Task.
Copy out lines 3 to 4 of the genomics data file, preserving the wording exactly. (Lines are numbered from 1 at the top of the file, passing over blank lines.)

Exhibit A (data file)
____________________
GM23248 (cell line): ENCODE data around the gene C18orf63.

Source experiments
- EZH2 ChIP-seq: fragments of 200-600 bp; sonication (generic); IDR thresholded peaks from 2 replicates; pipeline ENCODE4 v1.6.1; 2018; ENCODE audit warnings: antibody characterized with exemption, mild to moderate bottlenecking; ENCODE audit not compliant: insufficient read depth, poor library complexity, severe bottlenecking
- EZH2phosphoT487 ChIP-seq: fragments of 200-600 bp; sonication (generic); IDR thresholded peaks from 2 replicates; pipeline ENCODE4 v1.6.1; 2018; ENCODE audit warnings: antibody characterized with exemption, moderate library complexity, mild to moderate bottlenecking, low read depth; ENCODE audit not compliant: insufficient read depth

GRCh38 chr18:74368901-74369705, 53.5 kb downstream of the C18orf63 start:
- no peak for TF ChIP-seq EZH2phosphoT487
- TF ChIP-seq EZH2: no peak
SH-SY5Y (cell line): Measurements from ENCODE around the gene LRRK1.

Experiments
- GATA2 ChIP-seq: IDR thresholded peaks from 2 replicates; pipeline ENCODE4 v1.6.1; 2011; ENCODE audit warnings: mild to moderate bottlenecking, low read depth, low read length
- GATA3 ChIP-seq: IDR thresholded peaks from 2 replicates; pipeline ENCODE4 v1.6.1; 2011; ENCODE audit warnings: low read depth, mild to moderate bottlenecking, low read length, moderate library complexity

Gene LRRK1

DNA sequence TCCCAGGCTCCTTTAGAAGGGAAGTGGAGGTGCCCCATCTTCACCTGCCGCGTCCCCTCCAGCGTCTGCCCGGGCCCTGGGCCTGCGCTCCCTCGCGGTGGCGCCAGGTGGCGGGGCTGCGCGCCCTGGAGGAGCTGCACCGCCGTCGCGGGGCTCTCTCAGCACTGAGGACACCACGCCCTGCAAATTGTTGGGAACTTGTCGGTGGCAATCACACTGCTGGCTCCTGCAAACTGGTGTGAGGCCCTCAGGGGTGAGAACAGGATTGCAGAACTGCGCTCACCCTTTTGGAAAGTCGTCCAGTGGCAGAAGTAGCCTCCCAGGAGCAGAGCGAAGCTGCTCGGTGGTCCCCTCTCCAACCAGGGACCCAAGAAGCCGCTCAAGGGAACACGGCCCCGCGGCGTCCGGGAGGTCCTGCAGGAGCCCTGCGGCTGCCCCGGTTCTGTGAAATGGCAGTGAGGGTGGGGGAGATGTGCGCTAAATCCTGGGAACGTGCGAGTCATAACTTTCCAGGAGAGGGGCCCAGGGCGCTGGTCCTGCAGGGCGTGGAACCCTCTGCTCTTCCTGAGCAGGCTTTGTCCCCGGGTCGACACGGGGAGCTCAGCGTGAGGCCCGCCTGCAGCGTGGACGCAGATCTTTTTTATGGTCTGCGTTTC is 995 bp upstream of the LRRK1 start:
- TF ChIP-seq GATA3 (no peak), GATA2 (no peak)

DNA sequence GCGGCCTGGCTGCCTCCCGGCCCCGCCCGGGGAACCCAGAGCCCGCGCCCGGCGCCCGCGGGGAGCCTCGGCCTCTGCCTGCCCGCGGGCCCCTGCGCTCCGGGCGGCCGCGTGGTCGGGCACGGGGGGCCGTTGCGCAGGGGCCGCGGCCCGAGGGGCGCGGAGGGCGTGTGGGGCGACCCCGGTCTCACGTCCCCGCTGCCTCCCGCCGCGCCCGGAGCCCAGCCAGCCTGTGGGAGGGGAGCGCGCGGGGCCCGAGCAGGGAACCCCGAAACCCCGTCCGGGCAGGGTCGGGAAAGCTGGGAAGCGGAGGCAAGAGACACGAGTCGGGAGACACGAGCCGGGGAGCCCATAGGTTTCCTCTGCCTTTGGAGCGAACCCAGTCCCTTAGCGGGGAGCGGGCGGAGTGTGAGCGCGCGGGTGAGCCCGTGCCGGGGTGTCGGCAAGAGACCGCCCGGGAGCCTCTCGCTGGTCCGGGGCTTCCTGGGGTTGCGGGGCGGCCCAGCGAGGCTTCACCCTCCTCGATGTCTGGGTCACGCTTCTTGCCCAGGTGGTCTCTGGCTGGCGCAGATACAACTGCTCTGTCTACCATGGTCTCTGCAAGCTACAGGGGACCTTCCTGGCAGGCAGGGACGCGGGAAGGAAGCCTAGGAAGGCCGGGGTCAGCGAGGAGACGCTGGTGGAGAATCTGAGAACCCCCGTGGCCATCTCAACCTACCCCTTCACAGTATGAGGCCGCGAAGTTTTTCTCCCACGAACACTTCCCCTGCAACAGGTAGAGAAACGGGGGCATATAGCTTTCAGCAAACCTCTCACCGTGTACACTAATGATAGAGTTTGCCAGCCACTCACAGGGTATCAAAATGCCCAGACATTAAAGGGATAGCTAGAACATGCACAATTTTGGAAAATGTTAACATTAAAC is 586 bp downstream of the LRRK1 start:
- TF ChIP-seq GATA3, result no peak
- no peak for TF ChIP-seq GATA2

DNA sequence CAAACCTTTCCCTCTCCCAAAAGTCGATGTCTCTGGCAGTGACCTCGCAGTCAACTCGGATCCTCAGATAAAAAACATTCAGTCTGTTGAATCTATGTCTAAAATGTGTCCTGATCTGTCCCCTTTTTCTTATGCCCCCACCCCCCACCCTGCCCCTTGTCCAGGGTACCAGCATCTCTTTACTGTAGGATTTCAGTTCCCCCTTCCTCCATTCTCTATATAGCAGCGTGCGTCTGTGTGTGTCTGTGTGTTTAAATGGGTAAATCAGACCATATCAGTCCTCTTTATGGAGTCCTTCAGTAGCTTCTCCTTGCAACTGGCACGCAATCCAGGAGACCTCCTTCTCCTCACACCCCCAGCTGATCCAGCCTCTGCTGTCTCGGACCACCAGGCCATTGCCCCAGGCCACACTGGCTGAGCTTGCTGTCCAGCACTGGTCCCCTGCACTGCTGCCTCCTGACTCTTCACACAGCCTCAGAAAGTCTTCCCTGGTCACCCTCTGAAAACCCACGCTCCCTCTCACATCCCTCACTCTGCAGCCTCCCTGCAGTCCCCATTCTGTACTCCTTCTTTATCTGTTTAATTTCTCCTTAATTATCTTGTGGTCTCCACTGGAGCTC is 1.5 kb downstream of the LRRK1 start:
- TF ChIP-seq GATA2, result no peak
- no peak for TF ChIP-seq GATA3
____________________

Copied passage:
- EZH2 ChIP-seq: fragments of 200-600 bp; sonication (generic); IDR thresholded peaks from 2 replicates; pipeline ENCODE4 v1.6.1; 2018; ENCODE audit warnings: antibody characterized with exemption, mild to moderate bottlenecking; ENCODE audit not compliant: insufficient read depth, poor library complexity, severe bottlenecking
- EZH2phosphoT487 ChIP-seq: fragments of 200-600 bp; sonication (generic); IDR thresholded peaks from 2 replicates; pipeline ENCODE4 v1.6.1; 2018; ENCODE audit warnings: antibody characterized with exemption, moderate library complexity, mild to moderate bottlenecking, low read depth; ENCODE audit not compliant: insufficient read depth